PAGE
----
Applied Geography: Principles and Practice: an Introduction to Useful Research in Physical, Environmental and Human Geography

By Michael Pacione | Go to book overview

28

Housing problems in the developed world

Keith Jacobs


INTRODUCTION

It is paradoxical that in spite of economic growth and technological innovation in the developed countries of the world, many people still experience serious housing problems over the course of their lives. These problems are most prevalent for working people unable to secure regular employment and those households who, through illhealth or old age, are reliant on state welfare for their income. Poor-quality housing has important implications. Inadequate housing can undermine good health, impede educational attainment and jeopardise an individual’s employment prospects. At a social level, poor housing has a detrimental impact on the environment, the economy and neighbourhood communities.

Although many people might have housing problems, this chapter confines itself to looking at some of the housing problems that poor people experience in the developed world and the steps undertaken by governments to address the most pressing difficulties. The first part is primarily theoretical and seeks both to untangle the nature of these housing problems and to understand the reasons why governments intervene. The second part of the chapter develops this discussion by providing three case studies to illustrate specific measures adopted by central government, and statutory and local agencies to address acute housing problems. The case studies examine council housing renewal in London; street homelessness in New York; and finally, efforts to tackle social exclusion in Toulouse. The conclusion explores possible future government interventions, anticipating the types of problem that are likely to occur and the potential policy responses in developing countries.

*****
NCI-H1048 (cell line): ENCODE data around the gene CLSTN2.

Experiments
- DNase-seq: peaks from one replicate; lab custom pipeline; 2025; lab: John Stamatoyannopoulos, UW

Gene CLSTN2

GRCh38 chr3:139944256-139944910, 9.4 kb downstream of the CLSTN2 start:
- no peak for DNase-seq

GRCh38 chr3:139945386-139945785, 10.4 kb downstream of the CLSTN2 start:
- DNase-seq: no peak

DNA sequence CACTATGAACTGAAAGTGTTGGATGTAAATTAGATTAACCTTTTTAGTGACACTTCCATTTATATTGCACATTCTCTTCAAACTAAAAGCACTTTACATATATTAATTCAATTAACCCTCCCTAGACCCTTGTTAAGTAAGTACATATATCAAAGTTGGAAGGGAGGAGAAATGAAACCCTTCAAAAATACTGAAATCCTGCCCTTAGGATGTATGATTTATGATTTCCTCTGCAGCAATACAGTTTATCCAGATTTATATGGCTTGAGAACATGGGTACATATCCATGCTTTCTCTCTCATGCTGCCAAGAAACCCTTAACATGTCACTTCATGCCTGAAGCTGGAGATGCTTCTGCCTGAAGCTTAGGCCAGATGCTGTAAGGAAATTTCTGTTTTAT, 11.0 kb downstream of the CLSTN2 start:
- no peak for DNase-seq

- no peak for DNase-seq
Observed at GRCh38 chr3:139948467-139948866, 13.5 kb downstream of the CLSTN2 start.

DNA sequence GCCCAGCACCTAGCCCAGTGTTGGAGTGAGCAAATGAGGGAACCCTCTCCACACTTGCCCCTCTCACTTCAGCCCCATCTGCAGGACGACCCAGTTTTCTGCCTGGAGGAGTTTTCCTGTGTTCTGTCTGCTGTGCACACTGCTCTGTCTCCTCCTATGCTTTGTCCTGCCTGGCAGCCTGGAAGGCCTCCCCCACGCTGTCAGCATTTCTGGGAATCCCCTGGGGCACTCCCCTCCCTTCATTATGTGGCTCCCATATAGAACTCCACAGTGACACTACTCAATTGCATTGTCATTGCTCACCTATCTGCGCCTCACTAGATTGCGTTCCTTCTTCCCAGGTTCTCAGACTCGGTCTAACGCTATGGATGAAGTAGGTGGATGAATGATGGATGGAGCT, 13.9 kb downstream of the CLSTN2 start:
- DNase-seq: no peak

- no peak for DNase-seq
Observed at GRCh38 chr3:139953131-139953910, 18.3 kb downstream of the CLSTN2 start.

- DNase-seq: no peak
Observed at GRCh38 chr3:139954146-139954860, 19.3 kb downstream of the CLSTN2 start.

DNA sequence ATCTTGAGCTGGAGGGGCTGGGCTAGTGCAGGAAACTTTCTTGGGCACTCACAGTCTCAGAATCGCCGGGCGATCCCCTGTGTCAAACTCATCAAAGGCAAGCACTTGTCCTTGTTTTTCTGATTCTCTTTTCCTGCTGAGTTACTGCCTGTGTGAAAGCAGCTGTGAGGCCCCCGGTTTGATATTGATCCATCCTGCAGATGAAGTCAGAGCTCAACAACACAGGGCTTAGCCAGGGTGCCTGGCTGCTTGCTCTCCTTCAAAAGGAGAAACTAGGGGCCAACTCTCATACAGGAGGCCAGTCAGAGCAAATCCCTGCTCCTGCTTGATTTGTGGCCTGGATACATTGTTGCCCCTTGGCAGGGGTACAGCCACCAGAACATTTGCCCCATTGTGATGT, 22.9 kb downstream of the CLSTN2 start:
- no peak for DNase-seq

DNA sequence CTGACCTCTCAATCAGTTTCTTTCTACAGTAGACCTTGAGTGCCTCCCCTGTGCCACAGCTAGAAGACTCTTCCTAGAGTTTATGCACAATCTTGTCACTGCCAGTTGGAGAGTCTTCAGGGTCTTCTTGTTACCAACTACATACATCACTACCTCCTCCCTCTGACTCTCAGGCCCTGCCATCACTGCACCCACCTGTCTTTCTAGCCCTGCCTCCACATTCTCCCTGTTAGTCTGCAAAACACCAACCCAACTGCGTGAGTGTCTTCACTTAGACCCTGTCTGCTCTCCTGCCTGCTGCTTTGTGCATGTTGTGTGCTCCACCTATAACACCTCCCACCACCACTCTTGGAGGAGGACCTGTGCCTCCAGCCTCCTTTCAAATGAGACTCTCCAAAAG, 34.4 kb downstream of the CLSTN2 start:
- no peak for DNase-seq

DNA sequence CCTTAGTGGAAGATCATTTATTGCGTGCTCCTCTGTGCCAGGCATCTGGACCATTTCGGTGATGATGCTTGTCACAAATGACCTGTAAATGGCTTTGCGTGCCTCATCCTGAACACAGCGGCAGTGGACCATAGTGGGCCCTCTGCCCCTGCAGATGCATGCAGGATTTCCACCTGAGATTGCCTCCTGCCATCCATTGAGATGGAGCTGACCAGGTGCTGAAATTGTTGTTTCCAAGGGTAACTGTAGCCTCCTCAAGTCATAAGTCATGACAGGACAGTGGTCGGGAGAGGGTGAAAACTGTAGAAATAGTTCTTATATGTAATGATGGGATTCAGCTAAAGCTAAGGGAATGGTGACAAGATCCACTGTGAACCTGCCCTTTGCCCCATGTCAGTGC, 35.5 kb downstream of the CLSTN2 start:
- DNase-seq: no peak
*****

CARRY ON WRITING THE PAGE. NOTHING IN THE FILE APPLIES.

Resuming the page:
DEFINING HOUSING PROBLEMS

How then should we view housing problems? Usually, the housing problems experienced by those on limited incomes are viewed as an inevitable outcome of an increasing reliance on market mechanisms to allocate resources. Under a market system, individuals with the most resources will secure the best-quality homes and those with least resources will end up living in the poorest housing. At a fundamental level, many of the poor’s housing problems in developing countries can be traced back to the difficulties that individuals have in securing affordable housing. However, other factors also need to be considered, especially if we are to understand why certain housing issues become problems. In particular, there is a need to explore how ideology and power conflicts impact on both the definition of a problem and subsequent government intervention.

To explore these issues, it is necessary to adopt a critical approach, recognising how government and powerful interest groups promote particular issues as problems that need tackling in specific ways. A useful contribution has been advanced by Kemeny (1992). He argues that it is important to understand how powerful groups are able to successfully define certain issues as a problem that requires resolution. What becomes a problem is,

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